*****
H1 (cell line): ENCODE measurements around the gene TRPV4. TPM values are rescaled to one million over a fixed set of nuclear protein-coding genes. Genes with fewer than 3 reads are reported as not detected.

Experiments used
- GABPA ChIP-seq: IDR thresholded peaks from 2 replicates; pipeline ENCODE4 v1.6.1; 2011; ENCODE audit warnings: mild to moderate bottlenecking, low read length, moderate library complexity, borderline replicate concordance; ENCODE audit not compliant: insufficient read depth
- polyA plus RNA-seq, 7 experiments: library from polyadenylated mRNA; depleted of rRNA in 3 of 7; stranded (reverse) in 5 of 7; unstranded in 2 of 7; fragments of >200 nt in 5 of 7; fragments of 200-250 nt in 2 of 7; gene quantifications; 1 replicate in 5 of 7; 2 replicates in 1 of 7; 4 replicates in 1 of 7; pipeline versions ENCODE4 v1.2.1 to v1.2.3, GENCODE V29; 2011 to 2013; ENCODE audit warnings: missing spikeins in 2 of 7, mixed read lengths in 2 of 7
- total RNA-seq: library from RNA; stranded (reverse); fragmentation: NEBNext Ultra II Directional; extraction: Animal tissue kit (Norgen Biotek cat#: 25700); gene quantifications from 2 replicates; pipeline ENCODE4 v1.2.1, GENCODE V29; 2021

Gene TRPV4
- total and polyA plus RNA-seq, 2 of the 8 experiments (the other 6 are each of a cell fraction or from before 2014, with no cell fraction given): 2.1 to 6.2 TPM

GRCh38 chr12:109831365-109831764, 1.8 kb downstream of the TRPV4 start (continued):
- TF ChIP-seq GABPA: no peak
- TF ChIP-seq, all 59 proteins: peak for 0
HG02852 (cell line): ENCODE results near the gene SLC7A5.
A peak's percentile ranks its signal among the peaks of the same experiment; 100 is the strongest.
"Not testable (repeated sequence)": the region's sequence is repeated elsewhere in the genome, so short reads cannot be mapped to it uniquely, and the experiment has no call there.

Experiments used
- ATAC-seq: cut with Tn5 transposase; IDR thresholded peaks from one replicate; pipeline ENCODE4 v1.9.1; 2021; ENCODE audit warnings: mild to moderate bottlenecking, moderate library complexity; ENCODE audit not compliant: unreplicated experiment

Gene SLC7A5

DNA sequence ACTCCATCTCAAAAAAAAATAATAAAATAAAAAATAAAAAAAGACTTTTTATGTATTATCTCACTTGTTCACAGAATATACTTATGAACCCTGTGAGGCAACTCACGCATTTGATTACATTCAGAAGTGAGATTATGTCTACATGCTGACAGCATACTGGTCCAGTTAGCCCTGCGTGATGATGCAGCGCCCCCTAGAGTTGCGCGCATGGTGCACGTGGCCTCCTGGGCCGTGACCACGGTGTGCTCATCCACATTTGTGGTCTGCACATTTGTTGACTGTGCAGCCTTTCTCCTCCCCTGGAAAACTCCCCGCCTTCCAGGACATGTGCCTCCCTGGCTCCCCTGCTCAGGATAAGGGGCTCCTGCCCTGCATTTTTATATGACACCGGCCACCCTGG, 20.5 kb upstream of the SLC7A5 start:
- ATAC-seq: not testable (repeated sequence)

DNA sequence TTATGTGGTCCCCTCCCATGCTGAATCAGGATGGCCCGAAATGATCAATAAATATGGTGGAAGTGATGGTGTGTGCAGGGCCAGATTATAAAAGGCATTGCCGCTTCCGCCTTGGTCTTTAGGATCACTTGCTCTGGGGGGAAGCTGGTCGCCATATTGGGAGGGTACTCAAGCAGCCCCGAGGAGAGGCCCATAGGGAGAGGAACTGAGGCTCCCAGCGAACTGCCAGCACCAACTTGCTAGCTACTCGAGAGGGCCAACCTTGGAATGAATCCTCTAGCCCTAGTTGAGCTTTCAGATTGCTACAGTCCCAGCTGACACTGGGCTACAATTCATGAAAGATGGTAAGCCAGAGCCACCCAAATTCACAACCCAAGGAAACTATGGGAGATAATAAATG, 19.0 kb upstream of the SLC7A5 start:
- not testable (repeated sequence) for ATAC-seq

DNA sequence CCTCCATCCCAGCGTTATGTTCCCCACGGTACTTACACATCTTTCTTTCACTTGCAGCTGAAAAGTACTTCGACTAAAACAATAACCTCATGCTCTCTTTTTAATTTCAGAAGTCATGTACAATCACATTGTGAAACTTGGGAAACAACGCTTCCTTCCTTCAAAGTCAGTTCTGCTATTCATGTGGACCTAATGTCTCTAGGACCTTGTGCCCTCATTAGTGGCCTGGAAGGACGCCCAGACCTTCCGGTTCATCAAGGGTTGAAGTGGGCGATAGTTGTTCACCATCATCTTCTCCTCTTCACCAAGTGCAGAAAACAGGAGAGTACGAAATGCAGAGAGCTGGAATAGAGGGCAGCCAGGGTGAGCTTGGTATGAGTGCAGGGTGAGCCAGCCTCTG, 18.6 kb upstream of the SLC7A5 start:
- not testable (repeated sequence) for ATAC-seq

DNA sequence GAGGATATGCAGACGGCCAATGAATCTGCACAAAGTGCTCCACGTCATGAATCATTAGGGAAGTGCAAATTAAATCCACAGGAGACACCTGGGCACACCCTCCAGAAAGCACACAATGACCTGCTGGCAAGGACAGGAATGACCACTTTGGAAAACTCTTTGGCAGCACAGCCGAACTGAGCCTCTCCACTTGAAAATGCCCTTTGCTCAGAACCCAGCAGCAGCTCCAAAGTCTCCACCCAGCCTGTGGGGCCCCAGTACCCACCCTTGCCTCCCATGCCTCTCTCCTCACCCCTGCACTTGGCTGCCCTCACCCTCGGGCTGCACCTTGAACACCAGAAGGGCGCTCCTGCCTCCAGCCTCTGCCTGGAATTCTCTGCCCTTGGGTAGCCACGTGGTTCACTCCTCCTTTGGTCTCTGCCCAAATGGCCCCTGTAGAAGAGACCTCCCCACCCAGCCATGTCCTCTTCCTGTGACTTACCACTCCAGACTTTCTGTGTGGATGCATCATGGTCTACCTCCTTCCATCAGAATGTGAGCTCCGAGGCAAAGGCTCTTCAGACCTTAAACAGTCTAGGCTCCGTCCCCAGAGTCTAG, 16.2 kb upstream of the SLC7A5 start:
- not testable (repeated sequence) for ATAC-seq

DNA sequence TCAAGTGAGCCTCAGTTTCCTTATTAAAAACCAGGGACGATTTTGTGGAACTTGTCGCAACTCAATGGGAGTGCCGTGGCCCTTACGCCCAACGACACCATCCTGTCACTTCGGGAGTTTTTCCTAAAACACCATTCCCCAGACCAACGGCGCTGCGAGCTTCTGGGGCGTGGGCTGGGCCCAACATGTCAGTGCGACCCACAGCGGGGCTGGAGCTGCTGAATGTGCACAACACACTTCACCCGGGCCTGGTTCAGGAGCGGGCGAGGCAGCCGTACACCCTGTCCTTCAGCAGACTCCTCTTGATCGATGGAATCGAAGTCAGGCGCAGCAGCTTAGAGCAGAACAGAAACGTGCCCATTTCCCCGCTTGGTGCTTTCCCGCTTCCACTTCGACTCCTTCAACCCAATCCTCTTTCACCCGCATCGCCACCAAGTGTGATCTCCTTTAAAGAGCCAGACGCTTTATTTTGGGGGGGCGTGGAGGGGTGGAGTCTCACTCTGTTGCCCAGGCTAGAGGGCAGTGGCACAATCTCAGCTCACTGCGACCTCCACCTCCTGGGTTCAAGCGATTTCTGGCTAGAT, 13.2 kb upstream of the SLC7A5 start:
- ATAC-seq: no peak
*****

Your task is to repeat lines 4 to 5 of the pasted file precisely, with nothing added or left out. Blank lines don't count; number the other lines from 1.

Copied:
- polyA plus RNA-seq, 7 experiments: library from polyadenylated mRNA; depleted of rRNA in 3 of 7; stranded (reverse) in 5 of 7; unstranded in 2 of 7; fragments of >200 nt in 5 of 7; fragments of 200-250 nt in 2 of 7; gene quantifications; 1 replicate in 5 of 7; 2 replicates in 1 of 7; 4 replicates in 1 of 7; pipeline versions ENCODE4 v1.2.1 to v1.2.3, GENCODE V29; 2011 to 2013; ENCODE audit warnings: missing spikeins in 2 of 7, mixed read lengths in 2 of 7
- total RNA-seq: library from RNA; stranded (reverse); fragmentation: NEBNext Ultra II Directional; extraction: Animal tissue kit (Norgen Biotek cat#: 25700); gene quantifications from 2 replicates; pipeline ENCODE4 v1.2.1, GENCODE V29; 2021